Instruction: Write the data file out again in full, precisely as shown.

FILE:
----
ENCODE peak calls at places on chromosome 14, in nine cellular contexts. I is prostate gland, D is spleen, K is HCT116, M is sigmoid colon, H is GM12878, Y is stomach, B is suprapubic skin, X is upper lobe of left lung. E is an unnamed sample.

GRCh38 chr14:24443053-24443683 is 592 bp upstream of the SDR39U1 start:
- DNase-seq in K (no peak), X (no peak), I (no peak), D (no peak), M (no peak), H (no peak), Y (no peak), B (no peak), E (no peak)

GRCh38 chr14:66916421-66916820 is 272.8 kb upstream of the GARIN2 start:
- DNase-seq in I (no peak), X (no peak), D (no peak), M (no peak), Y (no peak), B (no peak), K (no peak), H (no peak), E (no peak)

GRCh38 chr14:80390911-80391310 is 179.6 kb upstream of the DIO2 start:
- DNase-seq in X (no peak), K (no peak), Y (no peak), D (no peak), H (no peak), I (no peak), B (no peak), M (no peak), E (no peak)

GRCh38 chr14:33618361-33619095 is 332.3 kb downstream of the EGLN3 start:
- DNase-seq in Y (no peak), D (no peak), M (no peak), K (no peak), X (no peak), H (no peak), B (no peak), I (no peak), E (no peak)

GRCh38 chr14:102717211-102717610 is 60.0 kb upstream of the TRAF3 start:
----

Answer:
ENCODE peak calls at places on chromosome 14, in nine cellular contexts. I is prostate gland, D is spleen, K is HCT116, M is sigmoid colon, H is GM12878, Y is stomach, B is suprapubic skin, X is upper lobe of left lung. E is an unnamed sample.

GRCh38 chr14:24443053-24443683 is 592 bp upstream of the SDR39U1 start:
- DNase-seq in K (no peak), X (no peak), I (no peak), D (no peak), M (no peak), H (no peak), Y (no peak), B (no peak), E (no peak)

GRCh38 chr14:66916421-66916820 is 272.8 kb upstream of the GARIN2 start:
- DNase-seq in I (no peak), X (no peak), D (no peak), M (no peak), Y (no peak), B (no peak), K (no peak), H (no peak), E (no peak)

GRCh38 chr14:80390911-80391310 is 179.6 kb upstream of the DIO2 start:
- DNase-seq in X (no peak), K (no peak), Y (no peak), D (no peak), H (no peak), I (no peak), B (no peak), M (no peak), E (no peak)

GRCh38 chr14:33618361-33619095 is 332.3 kb downstream of the EGLN3 start:
- DNase-seq in Y (no peak), D (no peak), M (no peak), K (no peak), X (no peak), H (no peak), B (no peak), I (no peak), E (no peak)

GRCh38 chr14:102717211-102717610 is 60.0 kb upstream of the TRAF3 start: